Slonimsky was in the process of defining a revolutionary identity for himself as a conductor. After arriving in the United States, he had worked as an assistant to Serge Koussevitzky in Boston, and in 1927 he founded his own ensemble, the Chamber Orchestra of Boston, which was made of up players from the Boston Symphony Orchestra. Four years later, he brought the group to New York's Town Hall for the world premiere of Ives's Three Places in New England, and he also conducted a New Music Society concert in San Francisco. Slonimsky was climbing a summit that conductors still find grueling: trying to forge a career as an advocate for new music.
Then in June 1931, Slonimsky tackled Paris, hiring local musicians for a pair of concerts, just as he would do in Berlin the following year. All this was underwritten by Charles Ives, although according to Slonimsky this patronage was "to remain a secret." With typical impishness, Slonimsky recalled in his autobiography that "large posters were placed on Paris kiosques and pissoirs announcing my concerts of 'Musique américaine, mexicaine, et cubaine.'" The programs included Ives's Three Places in New England, Ruggles's Men and Mountains, Cowell's Synchrony, Chávez's Energía, and Varèse's Intégrales, among other new works;"I had a brilliant audience at my first Paris concert," Slonimsky recalled. "Composers, journalists, painters, Italian futurists-all came at the behest of the indefatigable Varèse." Although critics seemed puzzled by the music, they raved about the skill of the conductor. "We have, sans blague, just discovered America, thanks to a Christopher Columbus resident of Boston," wrote the well-known French critic André Coeuroy. "This Cristopher Columbus is called Slonimsky. Retain this name. It is that of a young musician astonishingly gifted . . . and a conductor of a promising future."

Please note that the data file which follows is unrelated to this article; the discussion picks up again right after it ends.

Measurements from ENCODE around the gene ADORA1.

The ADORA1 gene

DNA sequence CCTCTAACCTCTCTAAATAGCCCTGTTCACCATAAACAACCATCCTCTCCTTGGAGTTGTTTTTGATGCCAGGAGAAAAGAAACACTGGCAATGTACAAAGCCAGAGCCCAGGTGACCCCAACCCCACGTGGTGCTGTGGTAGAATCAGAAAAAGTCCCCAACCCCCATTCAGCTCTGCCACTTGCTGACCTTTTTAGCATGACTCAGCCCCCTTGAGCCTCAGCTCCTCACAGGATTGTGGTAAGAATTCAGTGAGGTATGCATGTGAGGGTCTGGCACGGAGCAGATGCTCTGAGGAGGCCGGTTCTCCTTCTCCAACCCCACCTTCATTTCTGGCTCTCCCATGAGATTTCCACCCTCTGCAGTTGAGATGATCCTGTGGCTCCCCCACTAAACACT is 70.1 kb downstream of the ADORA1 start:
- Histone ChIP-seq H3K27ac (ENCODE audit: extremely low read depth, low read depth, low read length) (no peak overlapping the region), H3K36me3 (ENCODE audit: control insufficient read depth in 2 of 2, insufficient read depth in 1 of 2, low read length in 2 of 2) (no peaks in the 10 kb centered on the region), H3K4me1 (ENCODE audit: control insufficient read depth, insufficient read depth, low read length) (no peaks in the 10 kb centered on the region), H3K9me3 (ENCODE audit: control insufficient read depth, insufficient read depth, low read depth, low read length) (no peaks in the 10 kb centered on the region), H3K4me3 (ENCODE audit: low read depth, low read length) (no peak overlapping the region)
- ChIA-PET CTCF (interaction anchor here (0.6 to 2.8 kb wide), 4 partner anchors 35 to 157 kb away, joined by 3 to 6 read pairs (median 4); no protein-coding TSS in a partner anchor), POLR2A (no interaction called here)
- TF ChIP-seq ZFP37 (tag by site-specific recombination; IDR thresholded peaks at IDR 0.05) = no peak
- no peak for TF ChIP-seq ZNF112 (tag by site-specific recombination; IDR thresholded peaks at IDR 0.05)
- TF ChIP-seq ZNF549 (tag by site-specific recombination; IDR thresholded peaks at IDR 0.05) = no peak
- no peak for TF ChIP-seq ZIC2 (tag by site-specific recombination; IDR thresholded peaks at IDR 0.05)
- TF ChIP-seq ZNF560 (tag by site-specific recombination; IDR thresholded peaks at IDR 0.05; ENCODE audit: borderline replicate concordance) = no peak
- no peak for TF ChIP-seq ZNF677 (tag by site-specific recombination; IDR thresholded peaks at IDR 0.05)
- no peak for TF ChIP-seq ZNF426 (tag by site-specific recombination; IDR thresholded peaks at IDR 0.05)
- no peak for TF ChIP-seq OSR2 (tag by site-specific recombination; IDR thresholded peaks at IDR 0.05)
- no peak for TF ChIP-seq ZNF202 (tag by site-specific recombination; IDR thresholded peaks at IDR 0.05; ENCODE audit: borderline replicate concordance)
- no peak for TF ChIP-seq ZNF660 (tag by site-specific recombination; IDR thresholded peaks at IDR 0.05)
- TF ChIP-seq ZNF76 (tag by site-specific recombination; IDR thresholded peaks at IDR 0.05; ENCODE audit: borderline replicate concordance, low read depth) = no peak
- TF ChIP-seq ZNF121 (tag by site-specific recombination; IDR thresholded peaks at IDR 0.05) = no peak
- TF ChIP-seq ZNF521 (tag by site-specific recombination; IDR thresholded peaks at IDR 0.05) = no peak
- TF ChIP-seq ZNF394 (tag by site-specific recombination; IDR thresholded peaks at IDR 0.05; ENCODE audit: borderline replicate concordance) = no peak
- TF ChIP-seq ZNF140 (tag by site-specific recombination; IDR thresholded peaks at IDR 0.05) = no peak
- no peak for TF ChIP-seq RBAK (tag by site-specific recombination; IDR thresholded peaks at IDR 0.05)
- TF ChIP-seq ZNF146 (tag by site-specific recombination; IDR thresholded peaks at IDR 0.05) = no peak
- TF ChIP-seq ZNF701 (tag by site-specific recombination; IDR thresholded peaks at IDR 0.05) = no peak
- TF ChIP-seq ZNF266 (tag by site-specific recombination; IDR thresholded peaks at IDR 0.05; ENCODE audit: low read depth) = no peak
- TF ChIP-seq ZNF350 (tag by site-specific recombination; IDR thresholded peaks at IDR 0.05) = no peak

After two more Paris concerts the following year, Slonimsky moved on to Berlin, where his conducting was one again hailed. "No word of praise is too high for the conductor Slonimsky," wrote Heinrich Strobel in the Börsen-Courier. "This is a talent of the first rank," declared Alfred Einstein in the Berliner Tageblatt.